Texas Gov. Abbott bans mask mandates for public schools, local governments

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Texas Gov. Greg Abbott (R) issued an executive order Tuesday prohibiting government entities in the state, including public schools, from requiring masks.

The big picture: About 30% of Texans have been fully vaccinated against COVID, but the vast majority of children are unvaccinated, the Texas Tribune reports.

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  • The Food and Drug Administration authorized the emergency use of the Pfizer-BioNTech coronavirus vaccine for 12- to 15-year-old adolescents last week.

  • Following confusion over the Centers for Disease Control and Prevention's announcement that fully vaccinated people could go maskless, the agency on Saturday clarified that schools should continue to follow guidance recommending mask use and social distancing for the rest of the academic year.

Details: According to Abbott's order, any official who attempts to impose a mask mandate can be subject to a fine of up to $1,000. This applies to all officials working in counties, cities, school districts and public health authorities.

  • Public schools may continue to adhere to mask-wearing guidelines through June 4, but cannot mandate on-campus masks after that.

  • Those exempted include state-supported living centers, hospitals owned or operated by the government, Texas Department of Criminal Justice facilities, Texas Juvenile Justice Department facilities, and county and municipal jails, per the Tribune.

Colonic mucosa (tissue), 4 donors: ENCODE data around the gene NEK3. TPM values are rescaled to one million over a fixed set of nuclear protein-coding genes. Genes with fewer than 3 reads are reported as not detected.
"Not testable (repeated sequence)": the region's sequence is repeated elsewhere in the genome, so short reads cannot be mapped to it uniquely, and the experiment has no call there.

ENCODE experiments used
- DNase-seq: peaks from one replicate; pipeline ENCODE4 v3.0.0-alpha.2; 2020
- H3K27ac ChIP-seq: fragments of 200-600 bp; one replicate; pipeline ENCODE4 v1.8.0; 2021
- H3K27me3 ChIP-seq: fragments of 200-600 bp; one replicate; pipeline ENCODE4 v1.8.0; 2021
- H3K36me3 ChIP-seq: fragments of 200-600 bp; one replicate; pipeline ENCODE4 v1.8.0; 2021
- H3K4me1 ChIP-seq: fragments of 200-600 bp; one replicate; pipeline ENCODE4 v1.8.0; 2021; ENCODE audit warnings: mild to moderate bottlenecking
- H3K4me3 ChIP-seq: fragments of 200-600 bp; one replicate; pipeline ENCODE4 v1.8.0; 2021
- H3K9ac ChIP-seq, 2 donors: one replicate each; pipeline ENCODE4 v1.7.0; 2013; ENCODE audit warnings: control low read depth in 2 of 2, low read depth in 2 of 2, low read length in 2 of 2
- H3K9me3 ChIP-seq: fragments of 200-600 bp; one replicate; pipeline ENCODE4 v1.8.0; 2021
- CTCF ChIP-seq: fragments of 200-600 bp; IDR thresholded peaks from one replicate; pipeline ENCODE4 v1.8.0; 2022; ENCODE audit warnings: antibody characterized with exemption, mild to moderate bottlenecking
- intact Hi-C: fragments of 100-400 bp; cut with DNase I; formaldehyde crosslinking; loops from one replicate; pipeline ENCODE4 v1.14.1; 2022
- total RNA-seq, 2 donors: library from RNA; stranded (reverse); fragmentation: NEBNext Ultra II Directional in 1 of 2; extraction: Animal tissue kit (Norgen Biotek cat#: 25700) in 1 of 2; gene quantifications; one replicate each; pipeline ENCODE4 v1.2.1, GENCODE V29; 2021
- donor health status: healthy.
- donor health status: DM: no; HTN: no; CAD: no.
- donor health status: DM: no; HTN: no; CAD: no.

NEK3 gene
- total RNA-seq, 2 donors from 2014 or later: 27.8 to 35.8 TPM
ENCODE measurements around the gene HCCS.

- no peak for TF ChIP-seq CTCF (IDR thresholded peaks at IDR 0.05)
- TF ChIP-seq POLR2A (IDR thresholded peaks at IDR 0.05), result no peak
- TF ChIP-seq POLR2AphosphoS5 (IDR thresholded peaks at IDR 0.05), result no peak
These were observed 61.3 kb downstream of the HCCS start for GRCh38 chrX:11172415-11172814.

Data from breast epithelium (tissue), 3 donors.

What he's saying: "Texans, not government, should decide their best health practices, which is why masks will not be mandated by public school districts or government entities," Abbott said in a statement.

  • "We can continue to mitigate COVID-19 while defending Texans' liberty to choose whether or not they mask up."

The Texas State Teachers Association called Abbott's move premature and pointed to CDC guidance for schools.

  • "Many Texans are not vaccinated, and university faculty and employees have no way of knowing who is and who isn't vaccinated on their campuses and in their classrooms," Texas Faculty Association president Pat Heintzelman said in a statement.

  • "Our health and safety and the health and safety of our families are extremely important to us, and that must be a top priority for the governor."

Go deeper: CDC mask guidance sparks confusion, questions

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